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Sitt Saada Salim Taki El Deen

Saada Salim Taki El-Deen was born in Baakline in the Chouf Mountain in Lebanon.  Her parents were dedicated to the Druze Faith, and they lived their lives practicing their Faith to the fullest.  When Saada was a child, she was already distinguished as having high spiritual feelings.  She was well balanced and a polite girl.  Always absorbed in her Druze Faith, she would ask her parents many questions regarding the religion. Her father decided that she was ready for the Druze sacred books, Al-Hikma, and he gave them to her to read and to find the answers to her questions.  Her preference for living a pious life, and her religious devotion to the Druze Faith gave her an ideal life of realizing herself in God. Her father encouraged her, and he blessed her for she was following the examples of her ancestors. who also had been fervent believers in the Druze Faith.
Saada had many suitors who wanted to marry her, but Saada, determined to dedicate her life to God, refused each one who came to ask her hand in marriage.  Her mother was disappointed for the decision that Saada had made, but her father blessed her, and he told her that he was in her service because she was in a state of self-realization with God.  Before Saada had turned fifteen years old, she went to the Al Taki El Deen religious Home and in a sanctuary just for her, and she remained for five years.  There, she prayed, worshipped God, and read the sacred books.  She stored the great religious knowledge that she had gained in her mind, and she became disinterested in any other form of life.  She acquired a sense of serenity and obedience and tolerance.  Many who were searching for spiritual guidance came to visit Saada.   She was widely known for her piety and godliness.   She would meet their needs with complete readiness.  She was hospitable to all, and to all, she assured that the world was only a passage way and each person had to liberate himself.
Nabiha Taki El Deen was a close relative, and she dedicated her life in the service of Saada.  She accompanied Saada wherever she went.  Nabiha Taki El Deen would copy the sacred books for Saada because Al Hikma must be written by hand.  Nabiha Taki El Deen did this for a living, and she also established a religious school in Baakline where young maidens and women of all ages would come from the surrounding territories in Lebanon and in Syria to study with Saada.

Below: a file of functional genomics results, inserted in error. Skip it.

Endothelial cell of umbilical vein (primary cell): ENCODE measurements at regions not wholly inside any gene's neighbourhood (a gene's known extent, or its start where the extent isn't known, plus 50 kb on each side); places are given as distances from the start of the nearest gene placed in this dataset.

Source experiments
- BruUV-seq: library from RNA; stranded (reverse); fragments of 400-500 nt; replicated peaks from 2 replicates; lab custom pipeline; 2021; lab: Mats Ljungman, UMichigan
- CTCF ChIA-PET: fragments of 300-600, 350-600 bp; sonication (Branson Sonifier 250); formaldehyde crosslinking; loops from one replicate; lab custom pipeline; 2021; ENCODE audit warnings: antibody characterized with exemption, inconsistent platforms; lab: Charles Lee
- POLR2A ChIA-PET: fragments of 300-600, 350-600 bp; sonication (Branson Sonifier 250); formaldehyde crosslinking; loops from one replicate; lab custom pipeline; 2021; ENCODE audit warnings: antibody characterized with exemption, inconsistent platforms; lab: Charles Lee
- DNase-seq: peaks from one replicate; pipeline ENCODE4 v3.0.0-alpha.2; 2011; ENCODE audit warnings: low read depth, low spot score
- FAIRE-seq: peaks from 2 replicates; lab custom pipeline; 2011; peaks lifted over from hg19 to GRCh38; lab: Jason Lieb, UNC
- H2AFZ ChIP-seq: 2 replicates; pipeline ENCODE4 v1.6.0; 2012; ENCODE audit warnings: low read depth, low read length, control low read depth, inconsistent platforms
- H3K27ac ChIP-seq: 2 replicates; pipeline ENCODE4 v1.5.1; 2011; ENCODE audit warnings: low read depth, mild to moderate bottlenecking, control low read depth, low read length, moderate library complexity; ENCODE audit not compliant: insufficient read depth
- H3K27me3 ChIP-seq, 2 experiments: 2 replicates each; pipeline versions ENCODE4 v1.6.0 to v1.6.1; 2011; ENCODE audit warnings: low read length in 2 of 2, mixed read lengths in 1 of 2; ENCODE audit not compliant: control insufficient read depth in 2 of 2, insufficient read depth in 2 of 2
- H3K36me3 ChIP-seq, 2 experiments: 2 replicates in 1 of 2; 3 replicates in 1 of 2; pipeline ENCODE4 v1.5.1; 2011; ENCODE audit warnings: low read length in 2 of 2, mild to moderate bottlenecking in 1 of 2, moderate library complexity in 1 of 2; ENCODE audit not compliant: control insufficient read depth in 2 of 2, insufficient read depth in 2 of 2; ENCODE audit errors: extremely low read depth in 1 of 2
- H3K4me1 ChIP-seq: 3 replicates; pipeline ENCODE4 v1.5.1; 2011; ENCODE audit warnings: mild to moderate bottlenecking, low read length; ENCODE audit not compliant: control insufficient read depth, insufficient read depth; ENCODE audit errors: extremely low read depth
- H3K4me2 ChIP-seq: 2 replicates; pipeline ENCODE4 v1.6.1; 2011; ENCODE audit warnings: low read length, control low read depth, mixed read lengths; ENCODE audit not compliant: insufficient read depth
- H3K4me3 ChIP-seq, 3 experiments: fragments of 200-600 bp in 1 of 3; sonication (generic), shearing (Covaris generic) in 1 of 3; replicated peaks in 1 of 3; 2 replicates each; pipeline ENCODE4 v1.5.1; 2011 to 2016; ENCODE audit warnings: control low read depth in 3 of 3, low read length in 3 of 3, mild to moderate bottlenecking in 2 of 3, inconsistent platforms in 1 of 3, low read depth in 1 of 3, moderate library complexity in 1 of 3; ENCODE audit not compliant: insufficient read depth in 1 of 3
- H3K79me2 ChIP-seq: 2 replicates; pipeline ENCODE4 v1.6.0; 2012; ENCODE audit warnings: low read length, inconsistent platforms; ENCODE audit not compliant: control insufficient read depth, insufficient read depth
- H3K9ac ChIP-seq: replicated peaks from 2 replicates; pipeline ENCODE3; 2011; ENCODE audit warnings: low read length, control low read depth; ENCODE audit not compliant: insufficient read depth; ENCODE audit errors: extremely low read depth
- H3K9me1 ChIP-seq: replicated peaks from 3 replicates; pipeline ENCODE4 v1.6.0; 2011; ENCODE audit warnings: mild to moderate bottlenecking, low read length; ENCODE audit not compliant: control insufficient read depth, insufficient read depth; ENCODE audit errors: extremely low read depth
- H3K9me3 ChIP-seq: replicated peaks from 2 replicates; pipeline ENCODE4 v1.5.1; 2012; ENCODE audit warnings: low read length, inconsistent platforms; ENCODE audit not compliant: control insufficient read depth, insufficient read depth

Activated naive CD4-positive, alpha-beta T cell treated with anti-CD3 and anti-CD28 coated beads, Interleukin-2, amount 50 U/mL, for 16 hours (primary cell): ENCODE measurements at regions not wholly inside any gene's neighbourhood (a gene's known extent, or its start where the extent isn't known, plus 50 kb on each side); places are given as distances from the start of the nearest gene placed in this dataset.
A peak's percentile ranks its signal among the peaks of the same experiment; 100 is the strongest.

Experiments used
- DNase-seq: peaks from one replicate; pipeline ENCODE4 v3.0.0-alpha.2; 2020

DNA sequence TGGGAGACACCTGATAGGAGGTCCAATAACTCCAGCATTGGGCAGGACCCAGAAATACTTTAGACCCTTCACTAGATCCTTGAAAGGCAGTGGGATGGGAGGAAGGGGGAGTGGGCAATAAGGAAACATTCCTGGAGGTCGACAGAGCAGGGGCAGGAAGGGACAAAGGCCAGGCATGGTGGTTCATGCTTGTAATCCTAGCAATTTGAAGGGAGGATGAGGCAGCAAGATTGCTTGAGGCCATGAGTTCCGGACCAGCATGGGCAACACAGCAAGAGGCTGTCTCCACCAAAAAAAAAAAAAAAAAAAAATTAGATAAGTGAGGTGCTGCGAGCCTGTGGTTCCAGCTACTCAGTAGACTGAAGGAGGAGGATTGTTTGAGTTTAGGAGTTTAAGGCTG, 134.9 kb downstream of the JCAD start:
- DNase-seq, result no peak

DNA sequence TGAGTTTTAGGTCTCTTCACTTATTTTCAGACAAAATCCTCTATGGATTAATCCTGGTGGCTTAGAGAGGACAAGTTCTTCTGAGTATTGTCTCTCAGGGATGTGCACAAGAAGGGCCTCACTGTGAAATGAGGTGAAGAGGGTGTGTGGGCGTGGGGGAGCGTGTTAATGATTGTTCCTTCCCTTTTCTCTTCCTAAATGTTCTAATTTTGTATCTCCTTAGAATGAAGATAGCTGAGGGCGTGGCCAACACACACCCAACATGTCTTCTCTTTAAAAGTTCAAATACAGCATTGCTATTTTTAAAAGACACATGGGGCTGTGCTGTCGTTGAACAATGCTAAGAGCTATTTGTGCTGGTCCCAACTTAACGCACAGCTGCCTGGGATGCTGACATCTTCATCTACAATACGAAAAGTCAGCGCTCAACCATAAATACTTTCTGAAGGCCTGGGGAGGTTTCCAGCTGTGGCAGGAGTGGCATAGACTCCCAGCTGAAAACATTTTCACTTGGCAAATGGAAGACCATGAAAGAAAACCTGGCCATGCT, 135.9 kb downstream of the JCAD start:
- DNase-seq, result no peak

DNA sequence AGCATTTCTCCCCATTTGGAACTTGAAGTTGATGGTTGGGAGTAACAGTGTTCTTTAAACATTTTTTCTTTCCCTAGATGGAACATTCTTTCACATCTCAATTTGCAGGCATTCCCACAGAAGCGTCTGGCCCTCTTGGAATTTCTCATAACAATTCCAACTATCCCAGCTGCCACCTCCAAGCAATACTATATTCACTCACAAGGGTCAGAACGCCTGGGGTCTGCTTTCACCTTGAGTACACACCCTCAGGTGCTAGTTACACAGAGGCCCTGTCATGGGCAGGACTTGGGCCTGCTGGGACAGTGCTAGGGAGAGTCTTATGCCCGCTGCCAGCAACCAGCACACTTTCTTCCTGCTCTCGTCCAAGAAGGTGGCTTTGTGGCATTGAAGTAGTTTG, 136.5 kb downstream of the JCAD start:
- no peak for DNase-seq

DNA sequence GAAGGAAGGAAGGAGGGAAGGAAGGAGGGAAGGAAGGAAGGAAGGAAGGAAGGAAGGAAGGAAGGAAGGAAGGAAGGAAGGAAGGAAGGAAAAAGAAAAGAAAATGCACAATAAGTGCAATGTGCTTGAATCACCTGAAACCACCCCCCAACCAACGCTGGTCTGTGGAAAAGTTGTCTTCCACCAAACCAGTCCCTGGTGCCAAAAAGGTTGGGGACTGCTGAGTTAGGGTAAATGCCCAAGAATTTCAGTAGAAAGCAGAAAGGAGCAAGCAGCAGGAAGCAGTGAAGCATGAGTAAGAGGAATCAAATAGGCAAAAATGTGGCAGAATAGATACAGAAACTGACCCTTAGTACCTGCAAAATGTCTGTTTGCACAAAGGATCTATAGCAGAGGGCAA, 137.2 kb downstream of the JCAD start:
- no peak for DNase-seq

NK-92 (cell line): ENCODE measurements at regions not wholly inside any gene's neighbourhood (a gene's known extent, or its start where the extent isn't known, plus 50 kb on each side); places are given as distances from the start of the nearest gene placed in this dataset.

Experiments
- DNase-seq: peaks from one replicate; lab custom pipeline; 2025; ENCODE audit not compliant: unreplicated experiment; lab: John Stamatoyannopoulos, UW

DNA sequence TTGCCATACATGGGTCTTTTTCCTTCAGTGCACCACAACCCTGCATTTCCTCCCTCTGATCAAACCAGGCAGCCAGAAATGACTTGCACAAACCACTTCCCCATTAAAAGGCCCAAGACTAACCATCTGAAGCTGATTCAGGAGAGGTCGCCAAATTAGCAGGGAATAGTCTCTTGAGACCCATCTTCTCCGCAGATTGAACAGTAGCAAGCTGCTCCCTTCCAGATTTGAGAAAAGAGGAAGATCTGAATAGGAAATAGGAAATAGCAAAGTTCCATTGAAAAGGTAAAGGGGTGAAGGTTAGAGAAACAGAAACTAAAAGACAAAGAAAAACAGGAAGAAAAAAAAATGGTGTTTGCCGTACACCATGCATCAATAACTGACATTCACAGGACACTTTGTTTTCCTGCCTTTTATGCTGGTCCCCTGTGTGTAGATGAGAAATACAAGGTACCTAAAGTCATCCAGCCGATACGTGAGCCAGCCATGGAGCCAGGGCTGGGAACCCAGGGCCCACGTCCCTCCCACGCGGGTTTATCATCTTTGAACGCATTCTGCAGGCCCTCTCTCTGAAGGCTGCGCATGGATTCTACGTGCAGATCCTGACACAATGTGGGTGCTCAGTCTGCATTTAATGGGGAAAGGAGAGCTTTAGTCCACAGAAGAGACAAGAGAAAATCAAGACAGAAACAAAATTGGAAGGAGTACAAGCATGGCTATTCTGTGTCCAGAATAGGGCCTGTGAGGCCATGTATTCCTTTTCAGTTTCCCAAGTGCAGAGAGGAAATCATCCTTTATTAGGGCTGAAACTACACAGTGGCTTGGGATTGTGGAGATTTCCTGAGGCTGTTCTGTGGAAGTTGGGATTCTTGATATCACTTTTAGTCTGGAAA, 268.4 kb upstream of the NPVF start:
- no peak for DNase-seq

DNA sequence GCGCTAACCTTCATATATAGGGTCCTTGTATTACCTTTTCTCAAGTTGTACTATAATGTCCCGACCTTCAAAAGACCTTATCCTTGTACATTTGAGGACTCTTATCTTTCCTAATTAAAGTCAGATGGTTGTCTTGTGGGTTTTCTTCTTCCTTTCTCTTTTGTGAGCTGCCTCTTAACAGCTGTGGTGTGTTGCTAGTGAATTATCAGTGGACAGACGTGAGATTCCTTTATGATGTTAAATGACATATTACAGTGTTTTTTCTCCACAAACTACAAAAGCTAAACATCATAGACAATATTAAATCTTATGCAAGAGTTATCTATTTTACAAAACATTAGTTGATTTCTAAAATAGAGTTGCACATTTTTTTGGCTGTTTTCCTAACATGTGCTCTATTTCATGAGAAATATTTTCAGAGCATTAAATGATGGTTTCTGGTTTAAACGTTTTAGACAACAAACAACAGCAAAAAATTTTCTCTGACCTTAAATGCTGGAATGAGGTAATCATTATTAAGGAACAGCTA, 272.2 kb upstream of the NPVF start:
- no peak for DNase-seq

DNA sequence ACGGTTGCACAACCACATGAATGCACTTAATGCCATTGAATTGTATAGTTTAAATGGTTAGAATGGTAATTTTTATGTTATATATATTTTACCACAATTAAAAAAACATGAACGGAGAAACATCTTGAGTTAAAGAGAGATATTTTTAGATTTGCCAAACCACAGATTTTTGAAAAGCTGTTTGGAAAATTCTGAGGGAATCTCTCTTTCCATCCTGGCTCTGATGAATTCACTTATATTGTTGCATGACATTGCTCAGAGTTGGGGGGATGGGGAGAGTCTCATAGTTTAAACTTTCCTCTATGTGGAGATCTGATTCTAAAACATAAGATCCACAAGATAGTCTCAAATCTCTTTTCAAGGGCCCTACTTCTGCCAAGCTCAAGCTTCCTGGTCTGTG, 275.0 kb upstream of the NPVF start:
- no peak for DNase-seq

Through devotion and contemplation, Saada  Taki El Deen realized that she could reach God.  She would scrutinize herself, and if she realized that she had made a mistake, Saada would ask for forgiveness from all her Druze brethren.  Her prayer was special, and her spirit was always attracted to the Creator. All who knew her, and the many who had heard about her were overwhelmed by her virtues.
Saada  Taki El Deen  was an undemanding  person, and simplicity was revealed in every one of her actions.  In the summer, she wore heavy cloth in her attire as a way of torturing herself. She never ate meat, and she would eat rotten bread and substitute molasses for sugar. She would only drink water from the village spring, and in the winter, she drank ice water.  There were many periods throughout the year when she fasted. She was satisfied with what she owned, and she never required anything for her body. Saada never shed tears for the passing of a loved one, but she would ask God to take her because she longed to be with God.
The sanctuary in which Saada lived was a place of Grace, and her tomb also became a place of Grace. She had asked for a humble funeral, and she had one.  There was snow on the day of her funeral, and those who came, walked with bare feet as a sign of veneration for her.  In life, she was meek in spirit, and she signed 'poor Saada' on everything.  She called for learning, and she gave devotion to all.  She spoke in few words, and she was brief in all her conversations.  She would avoid listening to people who gave her advice, and she would avoid using words that were inconvenient for her.
When Saada became ill, she disbursed her money and Sacred Book, as well as, any of her assets to her friends. Saada welcomed those who came to visit her while she was sick.  Seven months later, Saada died.  She has been venerated by the Druzes since her passing, and many have written about her in verse and in prose.

Researched and written by Dr.Nazek Abu Alwan Abed and edited
by Mrs. Julia Mullin Makarem
October 5, 1998.  Article for Our Heritage, Fall 1998.


194 October 26, 1998